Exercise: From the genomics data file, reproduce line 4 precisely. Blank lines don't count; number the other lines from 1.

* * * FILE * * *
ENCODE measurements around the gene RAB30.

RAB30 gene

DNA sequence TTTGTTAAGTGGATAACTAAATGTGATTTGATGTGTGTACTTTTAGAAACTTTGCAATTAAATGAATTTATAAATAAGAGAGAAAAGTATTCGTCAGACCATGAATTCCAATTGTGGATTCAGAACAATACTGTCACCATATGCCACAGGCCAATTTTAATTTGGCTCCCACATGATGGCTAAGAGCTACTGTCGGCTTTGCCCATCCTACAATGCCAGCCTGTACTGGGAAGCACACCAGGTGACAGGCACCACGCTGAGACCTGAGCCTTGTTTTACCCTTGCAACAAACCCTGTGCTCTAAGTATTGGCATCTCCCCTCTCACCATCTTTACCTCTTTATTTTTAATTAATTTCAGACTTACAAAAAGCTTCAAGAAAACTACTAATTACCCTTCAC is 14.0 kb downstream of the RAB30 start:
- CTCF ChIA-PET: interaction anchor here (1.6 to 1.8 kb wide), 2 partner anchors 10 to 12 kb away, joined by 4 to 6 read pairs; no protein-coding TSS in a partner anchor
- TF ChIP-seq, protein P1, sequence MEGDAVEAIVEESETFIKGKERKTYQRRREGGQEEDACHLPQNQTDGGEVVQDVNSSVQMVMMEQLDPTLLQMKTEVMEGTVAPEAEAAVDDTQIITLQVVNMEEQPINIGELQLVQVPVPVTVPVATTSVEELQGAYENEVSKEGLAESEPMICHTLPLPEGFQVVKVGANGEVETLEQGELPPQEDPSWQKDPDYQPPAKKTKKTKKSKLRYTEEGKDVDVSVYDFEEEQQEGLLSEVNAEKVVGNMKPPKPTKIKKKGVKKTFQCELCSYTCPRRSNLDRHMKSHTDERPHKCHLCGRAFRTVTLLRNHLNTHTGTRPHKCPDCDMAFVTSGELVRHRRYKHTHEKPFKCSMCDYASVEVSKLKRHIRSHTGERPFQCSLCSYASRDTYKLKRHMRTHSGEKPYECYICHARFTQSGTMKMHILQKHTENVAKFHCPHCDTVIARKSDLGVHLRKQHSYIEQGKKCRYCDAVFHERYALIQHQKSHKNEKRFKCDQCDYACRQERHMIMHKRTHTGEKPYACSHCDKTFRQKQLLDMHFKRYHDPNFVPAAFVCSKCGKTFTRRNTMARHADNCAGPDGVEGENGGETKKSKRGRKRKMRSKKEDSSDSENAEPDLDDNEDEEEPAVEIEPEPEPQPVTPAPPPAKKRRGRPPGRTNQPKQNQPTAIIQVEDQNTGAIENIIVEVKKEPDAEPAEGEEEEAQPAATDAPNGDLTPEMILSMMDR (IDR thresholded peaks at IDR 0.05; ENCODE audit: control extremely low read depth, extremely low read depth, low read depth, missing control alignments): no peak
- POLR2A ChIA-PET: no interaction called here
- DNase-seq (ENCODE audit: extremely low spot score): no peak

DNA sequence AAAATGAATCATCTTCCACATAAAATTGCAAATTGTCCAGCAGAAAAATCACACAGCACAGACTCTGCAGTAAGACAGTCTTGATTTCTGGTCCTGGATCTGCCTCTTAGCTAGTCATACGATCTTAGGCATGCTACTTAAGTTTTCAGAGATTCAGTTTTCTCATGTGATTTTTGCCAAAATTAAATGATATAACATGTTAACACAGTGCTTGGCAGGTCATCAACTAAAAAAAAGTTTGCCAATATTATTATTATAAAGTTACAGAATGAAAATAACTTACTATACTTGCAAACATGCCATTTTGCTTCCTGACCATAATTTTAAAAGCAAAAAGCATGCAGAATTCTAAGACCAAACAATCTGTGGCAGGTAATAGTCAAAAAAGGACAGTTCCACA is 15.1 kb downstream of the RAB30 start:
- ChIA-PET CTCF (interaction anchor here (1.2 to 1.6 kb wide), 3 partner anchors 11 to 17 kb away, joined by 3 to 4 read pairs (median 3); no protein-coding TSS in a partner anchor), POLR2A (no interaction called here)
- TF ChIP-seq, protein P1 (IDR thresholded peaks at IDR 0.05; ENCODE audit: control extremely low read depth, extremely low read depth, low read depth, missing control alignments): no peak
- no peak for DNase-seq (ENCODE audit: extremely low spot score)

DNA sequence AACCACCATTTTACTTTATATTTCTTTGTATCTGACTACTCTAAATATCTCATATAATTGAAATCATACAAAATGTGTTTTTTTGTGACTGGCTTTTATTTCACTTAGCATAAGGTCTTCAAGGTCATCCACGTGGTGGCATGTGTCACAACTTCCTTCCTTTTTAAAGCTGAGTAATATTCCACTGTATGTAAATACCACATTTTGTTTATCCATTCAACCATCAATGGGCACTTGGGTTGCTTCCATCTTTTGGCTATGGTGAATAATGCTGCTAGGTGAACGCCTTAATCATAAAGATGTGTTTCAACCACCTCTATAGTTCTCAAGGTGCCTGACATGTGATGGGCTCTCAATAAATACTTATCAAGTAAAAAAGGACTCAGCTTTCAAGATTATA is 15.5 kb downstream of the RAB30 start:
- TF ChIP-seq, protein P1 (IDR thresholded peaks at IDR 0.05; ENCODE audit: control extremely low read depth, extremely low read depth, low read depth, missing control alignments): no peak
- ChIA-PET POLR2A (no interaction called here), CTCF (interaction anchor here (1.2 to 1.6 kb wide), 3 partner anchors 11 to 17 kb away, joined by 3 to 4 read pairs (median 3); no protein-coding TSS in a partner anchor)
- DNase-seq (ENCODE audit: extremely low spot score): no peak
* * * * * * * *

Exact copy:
- CTCF ChIA-PET: interaction anchor here (1.6 to 1.8 kb wide), 2 partner anchors 10 to 12 kb away, joined by 4 to 6 read pairs; no protein-coding TSS in a partner anchor